The Opinion of the European Economic and Social Committee on ’Listening to the citizens of Europe for a sustainable future’ defined “Sustainable competitiveness” as a model that balances economic prosperity, environmental issues and social inclusiveness. In this context, the sustainability adjusted global competitiveness index needs to take into consideration two new dimensions – environmental and social. This definition was presented in “The Sustainable Competitiveness of Nations” (with Sten Thore) online March 2016, Technological Forecasting & Social Change, Volume 106, May 2016, Pages 108-114
The EESC is a unique forum for consultation, dialogue and consensus between representatives from all the different sectors of “organized civil society” including employers, trade unions and groups such as professional and community associations, youth organizations, women’s groups, consumers, environmental campaigners and many more. Set up in 1957; the EESC has always been an integral part of the EU; advising EU decision-makers and ensuring that ordinary people have a say in Europe’s development. It aims to help ensure EU policymaking and legislation is more democratic, more effective and genuinely reflects the needs of EU citizens.

The European Parliament, Council and Commission are legally obliged to consult the EESC when passing new laws. The EESC examines the proposals and draws up opinions based on agreement reached between its 350 members from 28 EU Member States. The opinions are debated and adopted by simple majority at EESC plenary sessions, and then sent to the EU lawmakers to contribute to the law-making process by influencing their thinking.

We genuinely believe by the adoption of our definition by EESC on 20 March 2019, during its Plenary session No 542 with a majority of votes 217/6/8, we have made our modest contribution to the paradigm shift beyond economic towards sustainable competitiveness, that will still yield its results in the years to come! 


Geneva consensus for Sustainable Development

Public discussions of the current wave of globalization are increasingly focusing on its impact on sustainable development. New divergent views are emerging, as neither theory nor empirical evidence provide clear-cut solutions. Existing models fail to adequately capture the social and environmental impacts of various policies.
The notion of national income does not carry the same importance as half a century ago. Instead, the current economic debate focuses on new concepts, such as sustainable competitiveness of nations, resource-energy-efficient green technologies, or gender economics.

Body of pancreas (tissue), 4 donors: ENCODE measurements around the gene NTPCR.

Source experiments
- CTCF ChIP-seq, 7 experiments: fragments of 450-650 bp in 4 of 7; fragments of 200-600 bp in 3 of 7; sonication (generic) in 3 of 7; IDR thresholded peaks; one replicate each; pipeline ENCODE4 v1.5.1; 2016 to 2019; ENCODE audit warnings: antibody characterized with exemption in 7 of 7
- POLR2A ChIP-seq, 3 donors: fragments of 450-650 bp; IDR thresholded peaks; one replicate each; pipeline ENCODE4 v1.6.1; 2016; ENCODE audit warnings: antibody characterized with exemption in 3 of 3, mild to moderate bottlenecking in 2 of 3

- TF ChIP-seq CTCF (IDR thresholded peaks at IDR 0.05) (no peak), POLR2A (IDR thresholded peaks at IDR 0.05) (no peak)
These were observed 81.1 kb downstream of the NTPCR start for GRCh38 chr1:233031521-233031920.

Along with remarkable progress in the fight against poverty and technological progress, the markets failed to deliver much-desired positive equitable transformation. Rather, they are credited with the persistence of widespread multiple deficits in terms of fiscal sustainability and decent work, a gap of 50 per cent in food, 45 per cent in energy, and 30 per cent in water consumption to be filled by 2030, etc.

To reverse the damage it is the time to revisit the current development paradigms and seek ways to ensure sustainable advancement of the world economy through new innovative policy packages aimed at managing globalization.

A paradigm shift is needed to enhance efficiency, effectiveness, transparency and accountability by means of creating a new “Geneva Consensus” as a new basis to manage globalization. This could account for the resultant multidimensional adjustment costs.

The poor as an asset not a liability!

Mechanisms for participatory decision-making processes that will manage effectiveness-efficiency-equity trade-offs in globalization and will enable all development stakeholders to make informed choices and build a consensus on managing the process of globalization and plan future development policies of countries towards the achievement of the SDGs need to be developed.
We submit that, only within a new global partnership will the global world be able to strike a balance and create the foundations for innovative policy packages ensuring convergence of the well-being of people, planet, and societal prosperity:

– understandings between developing and developed countries play a key role, both within country groups as well as in global society,

– through regional and global dialogue, a more inclusive form of globalization can emerge.

Consensus is the foundation of stability and sustainability, forging an international bi-polar, triangular, and global consensus is a potent mechanism for shaping national and international policies that are socially just, economically productive and environmentally friendly.

A New Global Partnership.

The Report of the UN Secretary General’s High-Level Panel on Post 2015 Development Agenda: “A New Global Partnership” calls for the post-2015 agenda:  to drive five fundamental transformative shifts, to build multi-stakeholder partnerships, to forge a political consensus .
Implementation of an integrated approach to poverty reduction and sustainable development, in this age of globalization, requires policy coherence and the political will to create a strong partnership between national and international stakeholders: including governments, legislators, employers, workers and the financial system and also academics and civil society representatives: